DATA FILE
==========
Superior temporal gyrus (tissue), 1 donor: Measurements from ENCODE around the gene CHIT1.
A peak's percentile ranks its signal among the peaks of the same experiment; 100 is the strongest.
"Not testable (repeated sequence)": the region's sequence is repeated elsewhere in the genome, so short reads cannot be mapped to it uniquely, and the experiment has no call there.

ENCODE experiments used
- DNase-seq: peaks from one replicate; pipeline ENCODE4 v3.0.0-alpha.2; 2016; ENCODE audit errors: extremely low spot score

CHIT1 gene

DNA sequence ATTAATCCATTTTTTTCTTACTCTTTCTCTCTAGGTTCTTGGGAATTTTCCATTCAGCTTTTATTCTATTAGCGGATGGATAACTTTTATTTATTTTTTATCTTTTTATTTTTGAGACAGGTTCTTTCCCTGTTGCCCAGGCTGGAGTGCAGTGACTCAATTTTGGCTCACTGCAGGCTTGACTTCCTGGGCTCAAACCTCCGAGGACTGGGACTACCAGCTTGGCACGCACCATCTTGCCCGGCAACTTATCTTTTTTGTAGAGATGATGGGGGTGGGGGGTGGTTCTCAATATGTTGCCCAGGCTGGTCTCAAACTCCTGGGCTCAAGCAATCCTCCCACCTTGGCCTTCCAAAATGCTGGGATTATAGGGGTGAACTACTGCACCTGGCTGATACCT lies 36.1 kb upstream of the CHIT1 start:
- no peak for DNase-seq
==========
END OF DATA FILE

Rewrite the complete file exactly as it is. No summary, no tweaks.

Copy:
Superior temporal gyrus (tissue), 1 donor: Measurements from ENCODE around the gene CHIT1.
A peak's percentile ranks its signal among the peaks of the same experiment; 100 is the strongest.
"Not testable (repeated sequence)": the region's sequence is repeated elsewhere in the genome, so short reads cannot be mapped to it uniquely, and the experiment has no call there.

ENCODE experiments used
- DNase-seq: peaks from one replicate; pipeline ENCODE4 v3.0.0-alpha.2; 2016; ENCODE audit errors: extremely low spot score

CHIT1 gene

DNA sequence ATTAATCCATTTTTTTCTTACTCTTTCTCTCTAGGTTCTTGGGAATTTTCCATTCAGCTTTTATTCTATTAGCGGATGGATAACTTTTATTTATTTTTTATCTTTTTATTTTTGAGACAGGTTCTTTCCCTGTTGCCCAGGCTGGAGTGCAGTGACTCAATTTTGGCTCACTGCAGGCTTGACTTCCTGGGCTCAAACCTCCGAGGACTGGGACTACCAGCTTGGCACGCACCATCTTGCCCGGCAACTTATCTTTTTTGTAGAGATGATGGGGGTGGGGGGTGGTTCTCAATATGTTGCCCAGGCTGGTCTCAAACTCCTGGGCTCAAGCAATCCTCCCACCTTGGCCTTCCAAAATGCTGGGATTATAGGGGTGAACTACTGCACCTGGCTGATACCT lies 36.1 kb upstream of the CHIT1 start:
- no peak for DNase-seq